Friday, May 10, 2013

Why Reading Really is Magic

Why Reading Really is Magic

Reading is magical because it brings parents and children together for fun, bonding and giggles. It also helps promote a children’s brain, social and language development. Reading aloud to young children, before they reach school age, is especially important to foster a love of books and reading. Children need to hear a thousand stories before they can begin to learn to read. Children learn language from books and reading aloud, more so than learning the alphabet or letter/sound relationships.

It is my firm belief that, if kids know six nursery rhymes by the time they are four, they are more likely to be in the top reading group at school by age eight. It is also part of the reason I decided to write my latest children’s book, Good Night, Sleep Tight. The book revives seven classic nursery rhymes for new generations. Nursery rhymes and books with a lot of rhyme, rhythm and repetition, help children remember and learn language patterns quicker and more easily. Use the same lively ‘tune’ every time you read to your child. Children become familiar with books and will better remember the story through this practice.

To make reading ‘magical’, choose short books that can be read three times in ten minutes. These books should have lots of colour and pictures to stimulate your child’s imagination. Playing games with the book, such as letting children finish the rhymes and finding the letters that start with your child’s name and yours helps them focus on the things on the page.

Always make reading books to your children the last thing you do before their bedtime to help them relax at the end of the day. Having said that, reading can happen nicely at any time of the day, particularly when children are tired or fractious: it’s a calming thing to do, and very loving. But it’s not just about your reading; your presence is what’s most important to a child.

BIO: Mem Fox has written over 40 books for children among which are the perennial favourites: Possum Magic, Time for Bed and Where Is The Green Sheep?; and several books for adults also, including her best selling book for parents: Reading Magic: how your child can learn to read before school and other read aloud miracles. Her books have been translated into 19 languages.

Mem Fox was an Associate Professor of Education at Flinders University in Adelaide where she taught teachers for 24 years until her early retirement in 1996. She has received many honors and awards from various Australian governments and other organisations for services to literature, as well as three honorary doctorates for her work in literacy. She has visited the USA over 100 times as both a consultant in literacy and as an author. She keeps threatening to retire but never quite gets around to it as she is always finding something new to write about or shout about.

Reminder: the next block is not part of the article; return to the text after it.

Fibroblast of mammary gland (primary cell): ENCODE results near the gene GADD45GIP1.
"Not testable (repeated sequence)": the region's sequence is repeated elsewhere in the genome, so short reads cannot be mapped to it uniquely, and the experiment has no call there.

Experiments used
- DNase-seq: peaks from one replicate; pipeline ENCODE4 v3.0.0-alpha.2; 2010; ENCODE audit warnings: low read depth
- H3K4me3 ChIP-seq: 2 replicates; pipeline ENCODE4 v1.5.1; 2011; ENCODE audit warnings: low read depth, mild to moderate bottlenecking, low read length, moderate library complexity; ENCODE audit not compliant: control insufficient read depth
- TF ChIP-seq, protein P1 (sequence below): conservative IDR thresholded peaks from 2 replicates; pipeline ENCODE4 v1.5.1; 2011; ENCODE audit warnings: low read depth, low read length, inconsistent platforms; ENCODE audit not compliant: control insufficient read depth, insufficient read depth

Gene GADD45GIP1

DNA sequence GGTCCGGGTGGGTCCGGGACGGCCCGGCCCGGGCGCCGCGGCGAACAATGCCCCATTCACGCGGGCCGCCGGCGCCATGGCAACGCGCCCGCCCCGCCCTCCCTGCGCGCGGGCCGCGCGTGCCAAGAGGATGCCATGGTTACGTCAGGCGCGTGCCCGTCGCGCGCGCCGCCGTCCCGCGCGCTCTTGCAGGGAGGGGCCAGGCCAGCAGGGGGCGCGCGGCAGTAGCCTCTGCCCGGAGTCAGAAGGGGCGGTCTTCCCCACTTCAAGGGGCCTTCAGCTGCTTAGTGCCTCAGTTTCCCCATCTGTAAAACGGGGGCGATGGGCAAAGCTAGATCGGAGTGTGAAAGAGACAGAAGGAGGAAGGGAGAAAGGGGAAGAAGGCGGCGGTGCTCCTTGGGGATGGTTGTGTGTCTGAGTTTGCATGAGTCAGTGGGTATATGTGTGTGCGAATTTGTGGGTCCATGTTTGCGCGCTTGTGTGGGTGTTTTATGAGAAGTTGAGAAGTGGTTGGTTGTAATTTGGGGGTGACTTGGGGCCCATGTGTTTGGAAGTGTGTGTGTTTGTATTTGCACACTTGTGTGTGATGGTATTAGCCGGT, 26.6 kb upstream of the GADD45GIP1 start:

***Read my recent review of Mem Fox's latest children's picture book, Good Night, Sleep Tight.

9 comments:

  1. Another great blog, Book Chook...
    Just had to share on FB and Twitter. Keep the interesting and informative blogs coming.
    Coral

    ReplyDelete
  2. Another great blog, Book Chook...
    Just had to share on FB and Twitter. Keep the interesting and informative blogs coming.
    Coral

    ReplyDelete
  3. Just shared on twitter. Great post.
    Cool Mom (Christine M.)
    for Stanley & Katrina

    ReplyDelete
    Replies
    1. Thank you, Christine, Stanley and Katrina!

      Delete
  4. I'll always be troubled by her hyperbolic theme, "Children need to hear a thousand stories before they can begin to learn to read." If we can teach a chimpanzee, gorilla and dolphin to read simple sentences, why and how does Fox establish the 1000 story threshold for BEGINNING to learn to read.

    And why is she so fond of the word, "magical"? There's nothing magical about reading - it's actually quite scientific in that we can recognize patterns and predictable outcomes based on reading aptitude, achievement, disabilities and interventions. But despite her orientation to or foundation in drama, I like Mem Fox simply because of the "challenged" status of "Guess What?".

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    Replies
    1. Thanks for your comment, Jim. I can't speak for Mem Fox, but for myself that "thousand" is less hyperbole and more a significantly large number that explains to parents how necessary regular reading from when kids are tiny is. Again for me, the magic in reading is those aspects of it that are not as readily measurable by scientific instruments. I suspect they may be aspects not available to apes and dolphins either. Magical to me is the way reading can pull us into someone else's life, offer us the chance to walk a mile in their shoes, teach us empathy and compassion. Magical too is the way reading helps us dream, from daydreams and fantasies to life goals.

      I am not a scientist, but I have seen children who have been read to all their young lives start reading without any formal instruction in phonics and the like. Their imaginations are well-developed and much of their imaginative play is literature-based. If not magical, at the very least it's exciting and wonderful!

      Thanks for mentioning Guess What. I don't know it but would very much like to read it.

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  5. Wonderful, wonderful piece!! Sharing this my readers on FB and Twitter right now!

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